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Convoy System: Definition, WW1 & WW2

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  • 0:44 World War I
  • 1:44 How Convoy's Worked
  • 3:08 Competing Views
  • 3:33 World War II
  • 4:00 U.S. and Britain Agreement
  • 4:35 Lesson Summary
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Lesson Transcript
Instructor: Matthew Hill
This lesson explores the history of convoy systems, how the development of submarine fleets drove convoy systems to adapt, and how the convoy system changed and evolved during the war years.

Background to Naval Convoys

The convoy system, a group of ships sailing together for protection, was designed to help protect cargo in passenger ships during the First and Second World War. The system was created out of desperation. The modern convoy system is most associated with the First World War, but it has a much longer pedigree in history. During the colonization period of the Spanish Empire in Latin America, for instance, Spain employed convoys to protect its treasure ships against marauding pirates who targeted isolated ships. Traveling in groups provided protection to ward off isolated attacks.

World War I

In the First World War, the development of the submarine ushered in a new era of naval warfare. Previously, the enemy employed surface ships to attack, but now they came from below the ocean surface. To make matters worse, the German submarines traveled in 'wolf packs', or clusters of submarines, to improve their odds of sinking enemy ships. The sinking of the RMS Lusitania in May 1915 was an especially memorable incident. This change in offensive tactics called for new defensive measures. In many ways the response was one characterized by trial and error.

The convoy system was introduced by the British in 1917 and largely centered on the English Channel. However, when the U.S. entered the war in April of 1917, ships started traveling from one end of the Atlantic to the other in the deeper open ocean.

How Convoys Worked

The general idea behind a convoy was to provide escorts for ships hauling passengers or cargo. Before the convoy system was in place, the British navy suffered massive losses at the hands of German U-boats. New technologies soon emerged along with the convoy system to meet this challenge. For example, depth charges were designed to explode underwater to destroy submarines. Also, they began to record underwater sounds to indicate the presence of submarines.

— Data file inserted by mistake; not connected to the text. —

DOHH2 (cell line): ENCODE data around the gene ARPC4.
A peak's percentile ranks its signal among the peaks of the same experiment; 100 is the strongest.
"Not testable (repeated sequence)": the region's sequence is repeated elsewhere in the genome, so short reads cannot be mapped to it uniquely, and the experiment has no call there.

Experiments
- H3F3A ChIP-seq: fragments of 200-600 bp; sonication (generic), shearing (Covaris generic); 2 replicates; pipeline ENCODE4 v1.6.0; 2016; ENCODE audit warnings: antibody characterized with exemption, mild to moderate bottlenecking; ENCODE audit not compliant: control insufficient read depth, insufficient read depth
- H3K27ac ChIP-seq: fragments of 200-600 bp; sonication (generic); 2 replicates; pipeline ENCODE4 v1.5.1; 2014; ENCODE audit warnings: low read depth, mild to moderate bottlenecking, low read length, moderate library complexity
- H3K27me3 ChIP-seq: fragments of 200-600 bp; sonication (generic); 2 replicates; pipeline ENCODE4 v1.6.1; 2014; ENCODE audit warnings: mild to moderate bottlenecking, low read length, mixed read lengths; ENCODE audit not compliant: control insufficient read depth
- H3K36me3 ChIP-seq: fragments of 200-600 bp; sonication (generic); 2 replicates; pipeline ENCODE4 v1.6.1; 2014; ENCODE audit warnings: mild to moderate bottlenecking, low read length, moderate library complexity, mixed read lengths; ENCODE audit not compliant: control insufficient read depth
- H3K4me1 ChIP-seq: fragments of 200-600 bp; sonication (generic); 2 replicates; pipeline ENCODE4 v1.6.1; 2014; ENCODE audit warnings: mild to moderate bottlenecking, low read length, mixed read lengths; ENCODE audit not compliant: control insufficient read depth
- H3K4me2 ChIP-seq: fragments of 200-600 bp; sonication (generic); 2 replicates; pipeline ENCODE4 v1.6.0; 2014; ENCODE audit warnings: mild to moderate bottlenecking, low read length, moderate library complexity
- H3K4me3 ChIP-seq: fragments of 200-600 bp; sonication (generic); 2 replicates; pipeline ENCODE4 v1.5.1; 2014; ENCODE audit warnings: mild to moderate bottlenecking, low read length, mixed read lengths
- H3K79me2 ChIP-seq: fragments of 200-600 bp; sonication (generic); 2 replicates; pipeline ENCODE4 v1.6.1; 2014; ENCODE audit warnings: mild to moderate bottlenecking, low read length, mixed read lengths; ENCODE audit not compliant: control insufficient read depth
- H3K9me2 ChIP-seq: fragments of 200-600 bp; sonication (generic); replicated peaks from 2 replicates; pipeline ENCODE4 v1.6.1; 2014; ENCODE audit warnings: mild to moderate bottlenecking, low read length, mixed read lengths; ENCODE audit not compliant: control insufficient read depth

Convoys moved at different speeds. Faster convoys primarily hauled troops and were made up of large ocean liners. These convoys were more nimble and quick, and often contained a dozen ships moving in unison. Slower convoys hauled cargo and often comprised 40-50 ships. These moved slower and were more vulnerable to attack, but also carried fewer people. Convoys heading toward England departed from New York or Canadian ports and followed different routes to avoid being bunched together. The ships traveled in a zig zag pattern to confuse enemy ships, and once closer to ports were joined by destroyer fleets for protection.

Also, support ships often traveled up to 3,000 yards ahead of the main fleet to spot enemy ships before the fleet ran into them.

Competing Views

Despite the need for convoys, there were many arguments against it. First, many thought the use of convoy ships was too defensive when ships should be deployed as offensive weapons. Second, convoy ships were often slower than their combat counterparts, and the fleet could only move at the pace of the slowest ship. Third, there were rarely enough ships, which put constant strain on those tasked with building more ships.

World War II

In the Second World War, convoys were mostly associated with the Atlantic campaigns. They were strengthened with the addition of aircraft carriers. These 'floating airports' allowed aircraft to fly far ahead of naval ships to spot enemy ships. This proved more effective than simply running ships ahead of the fleet, as by the time enemy ships were spotted, the spotter ships often found themselves caught in a firefight.

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